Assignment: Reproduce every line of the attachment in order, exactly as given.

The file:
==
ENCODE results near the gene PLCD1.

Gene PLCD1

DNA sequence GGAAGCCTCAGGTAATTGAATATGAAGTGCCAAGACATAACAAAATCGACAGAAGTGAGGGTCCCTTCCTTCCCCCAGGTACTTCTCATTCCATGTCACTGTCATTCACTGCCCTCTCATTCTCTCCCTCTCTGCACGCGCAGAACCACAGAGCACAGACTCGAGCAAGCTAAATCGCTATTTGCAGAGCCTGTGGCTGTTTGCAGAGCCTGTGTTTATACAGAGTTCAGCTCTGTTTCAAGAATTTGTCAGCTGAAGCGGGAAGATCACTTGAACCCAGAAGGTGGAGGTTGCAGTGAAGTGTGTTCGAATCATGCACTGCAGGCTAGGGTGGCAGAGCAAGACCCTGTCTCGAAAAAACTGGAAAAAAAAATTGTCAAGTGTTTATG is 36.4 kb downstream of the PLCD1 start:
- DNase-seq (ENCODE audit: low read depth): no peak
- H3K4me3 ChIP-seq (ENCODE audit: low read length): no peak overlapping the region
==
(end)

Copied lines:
ENCODE results near the gene PLCD1.

Gene PLCD1

DNA sequence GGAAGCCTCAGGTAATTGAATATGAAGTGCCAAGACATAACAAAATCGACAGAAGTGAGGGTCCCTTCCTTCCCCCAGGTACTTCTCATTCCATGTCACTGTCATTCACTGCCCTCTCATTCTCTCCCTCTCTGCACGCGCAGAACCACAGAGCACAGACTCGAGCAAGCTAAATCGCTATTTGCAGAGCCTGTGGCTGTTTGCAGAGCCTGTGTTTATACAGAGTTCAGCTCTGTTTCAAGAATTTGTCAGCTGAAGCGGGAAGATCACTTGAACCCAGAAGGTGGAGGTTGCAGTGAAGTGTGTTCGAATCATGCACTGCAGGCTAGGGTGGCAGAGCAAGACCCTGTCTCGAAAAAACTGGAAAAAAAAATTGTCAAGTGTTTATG is 36.4 kb downstream of the PLCD1 start:
- DNase-seq (ENCODE audit: low read depth): no peak
- H3K4me3 ChIP-seq (ENCODE audit: low read length): no peak overlapping the region